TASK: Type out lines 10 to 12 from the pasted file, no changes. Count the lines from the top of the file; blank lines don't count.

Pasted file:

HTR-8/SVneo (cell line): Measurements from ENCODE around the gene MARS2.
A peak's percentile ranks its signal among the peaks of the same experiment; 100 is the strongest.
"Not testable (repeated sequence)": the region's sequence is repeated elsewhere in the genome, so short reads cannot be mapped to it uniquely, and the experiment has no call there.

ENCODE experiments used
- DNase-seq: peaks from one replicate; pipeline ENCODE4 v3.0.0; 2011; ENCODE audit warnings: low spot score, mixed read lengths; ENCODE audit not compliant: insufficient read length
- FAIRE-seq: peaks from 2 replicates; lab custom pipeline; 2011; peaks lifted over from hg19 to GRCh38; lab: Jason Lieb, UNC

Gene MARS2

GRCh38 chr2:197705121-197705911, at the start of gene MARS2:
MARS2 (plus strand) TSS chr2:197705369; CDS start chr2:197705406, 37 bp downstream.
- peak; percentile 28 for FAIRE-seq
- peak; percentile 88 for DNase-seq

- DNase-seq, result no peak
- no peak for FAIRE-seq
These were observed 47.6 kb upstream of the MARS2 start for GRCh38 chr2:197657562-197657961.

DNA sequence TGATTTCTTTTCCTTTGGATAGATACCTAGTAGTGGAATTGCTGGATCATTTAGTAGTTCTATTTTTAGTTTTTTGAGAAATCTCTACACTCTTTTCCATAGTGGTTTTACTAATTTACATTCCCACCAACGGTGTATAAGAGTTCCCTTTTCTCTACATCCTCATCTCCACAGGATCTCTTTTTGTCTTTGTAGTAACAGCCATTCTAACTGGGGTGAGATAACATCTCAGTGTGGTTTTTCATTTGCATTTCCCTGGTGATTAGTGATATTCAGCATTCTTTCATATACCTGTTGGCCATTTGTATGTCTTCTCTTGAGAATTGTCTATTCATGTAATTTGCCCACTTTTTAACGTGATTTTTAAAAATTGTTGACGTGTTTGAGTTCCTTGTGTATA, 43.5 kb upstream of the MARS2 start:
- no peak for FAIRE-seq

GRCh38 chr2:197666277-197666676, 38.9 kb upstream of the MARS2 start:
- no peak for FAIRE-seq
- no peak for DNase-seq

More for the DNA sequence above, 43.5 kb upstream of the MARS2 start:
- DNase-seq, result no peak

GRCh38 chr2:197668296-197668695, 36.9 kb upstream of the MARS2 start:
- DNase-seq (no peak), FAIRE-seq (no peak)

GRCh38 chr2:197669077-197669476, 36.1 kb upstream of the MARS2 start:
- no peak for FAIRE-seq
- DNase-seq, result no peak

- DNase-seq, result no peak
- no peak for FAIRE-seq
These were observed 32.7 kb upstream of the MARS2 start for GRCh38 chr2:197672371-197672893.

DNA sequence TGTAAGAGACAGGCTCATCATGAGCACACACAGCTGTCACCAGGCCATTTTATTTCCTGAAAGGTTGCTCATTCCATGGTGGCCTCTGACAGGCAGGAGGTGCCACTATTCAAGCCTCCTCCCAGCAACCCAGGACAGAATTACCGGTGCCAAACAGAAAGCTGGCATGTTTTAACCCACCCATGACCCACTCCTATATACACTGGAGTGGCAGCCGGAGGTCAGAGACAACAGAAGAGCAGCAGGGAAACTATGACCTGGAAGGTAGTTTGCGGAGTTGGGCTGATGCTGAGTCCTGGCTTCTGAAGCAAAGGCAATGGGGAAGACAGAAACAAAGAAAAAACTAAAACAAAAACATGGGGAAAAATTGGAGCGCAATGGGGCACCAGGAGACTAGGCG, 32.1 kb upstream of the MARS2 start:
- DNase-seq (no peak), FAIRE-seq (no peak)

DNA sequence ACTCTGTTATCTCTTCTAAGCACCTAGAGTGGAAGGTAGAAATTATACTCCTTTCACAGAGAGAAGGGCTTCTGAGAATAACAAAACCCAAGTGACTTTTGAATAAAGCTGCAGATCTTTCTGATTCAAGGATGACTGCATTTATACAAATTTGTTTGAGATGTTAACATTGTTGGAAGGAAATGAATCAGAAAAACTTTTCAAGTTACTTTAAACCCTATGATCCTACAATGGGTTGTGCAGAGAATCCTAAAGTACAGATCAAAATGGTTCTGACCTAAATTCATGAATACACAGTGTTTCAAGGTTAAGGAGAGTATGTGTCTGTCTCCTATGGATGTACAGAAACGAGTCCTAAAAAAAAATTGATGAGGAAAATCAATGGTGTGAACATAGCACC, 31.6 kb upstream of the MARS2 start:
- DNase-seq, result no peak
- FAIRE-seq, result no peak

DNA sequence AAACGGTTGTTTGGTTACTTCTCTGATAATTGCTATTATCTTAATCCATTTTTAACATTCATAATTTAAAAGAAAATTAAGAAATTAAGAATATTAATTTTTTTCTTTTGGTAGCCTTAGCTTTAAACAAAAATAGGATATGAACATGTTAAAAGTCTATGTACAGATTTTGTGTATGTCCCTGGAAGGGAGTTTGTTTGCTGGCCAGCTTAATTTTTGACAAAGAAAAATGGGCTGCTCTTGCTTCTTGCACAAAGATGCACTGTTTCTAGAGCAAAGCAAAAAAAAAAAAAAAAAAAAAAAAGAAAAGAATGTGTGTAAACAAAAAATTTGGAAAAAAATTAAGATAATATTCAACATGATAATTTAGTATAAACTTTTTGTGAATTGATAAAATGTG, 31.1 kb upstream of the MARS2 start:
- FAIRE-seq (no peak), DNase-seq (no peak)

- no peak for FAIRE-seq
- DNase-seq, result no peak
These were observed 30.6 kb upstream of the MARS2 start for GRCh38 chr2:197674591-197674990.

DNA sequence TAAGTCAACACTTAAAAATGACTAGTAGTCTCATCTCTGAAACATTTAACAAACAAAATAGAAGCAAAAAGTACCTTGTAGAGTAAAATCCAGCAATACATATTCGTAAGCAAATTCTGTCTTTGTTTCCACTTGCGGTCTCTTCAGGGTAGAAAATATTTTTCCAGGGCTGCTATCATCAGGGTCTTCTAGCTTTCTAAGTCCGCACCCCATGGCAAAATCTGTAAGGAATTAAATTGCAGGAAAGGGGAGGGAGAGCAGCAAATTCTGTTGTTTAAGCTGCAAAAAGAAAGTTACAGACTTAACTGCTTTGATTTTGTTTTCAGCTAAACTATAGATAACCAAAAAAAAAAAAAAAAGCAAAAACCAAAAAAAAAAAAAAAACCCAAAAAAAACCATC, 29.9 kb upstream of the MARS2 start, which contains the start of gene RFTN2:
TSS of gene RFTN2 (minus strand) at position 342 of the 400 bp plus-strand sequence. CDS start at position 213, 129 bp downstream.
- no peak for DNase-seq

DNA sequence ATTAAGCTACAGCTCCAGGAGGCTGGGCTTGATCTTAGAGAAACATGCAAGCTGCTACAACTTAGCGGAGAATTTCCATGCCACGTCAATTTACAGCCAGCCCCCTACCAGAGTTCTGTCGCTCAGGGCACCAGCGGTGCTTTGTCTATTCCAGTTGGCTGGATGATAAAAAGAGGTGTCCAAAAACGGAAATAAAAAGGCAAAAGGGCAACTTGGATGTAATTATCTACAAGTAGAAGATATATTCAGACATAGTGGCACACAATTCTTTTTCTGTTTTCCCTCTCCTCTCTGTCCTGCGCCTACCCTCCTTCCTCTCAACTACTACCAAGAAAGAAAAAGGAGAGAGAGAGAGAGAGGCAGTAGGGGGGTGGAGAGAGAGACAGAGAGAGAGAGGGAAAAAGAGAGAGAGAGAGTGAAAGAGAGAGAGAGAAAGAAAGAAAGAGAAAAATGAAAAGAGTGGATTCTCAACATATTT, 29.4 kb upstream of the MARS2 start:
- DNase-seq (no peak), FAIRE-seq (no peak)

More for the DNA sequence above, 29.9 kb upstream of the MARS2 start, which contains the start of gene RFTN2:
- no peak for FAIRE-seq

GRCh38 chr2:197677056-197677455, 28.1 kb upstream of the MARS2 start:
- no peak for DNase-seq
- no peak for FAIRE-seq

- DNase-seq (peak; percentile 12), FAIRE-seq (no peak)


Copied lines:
- peak; percentile 28 for FAIRE-seq
- peak; percentile 88 for DNase-seq

- DNase-seq, result no peak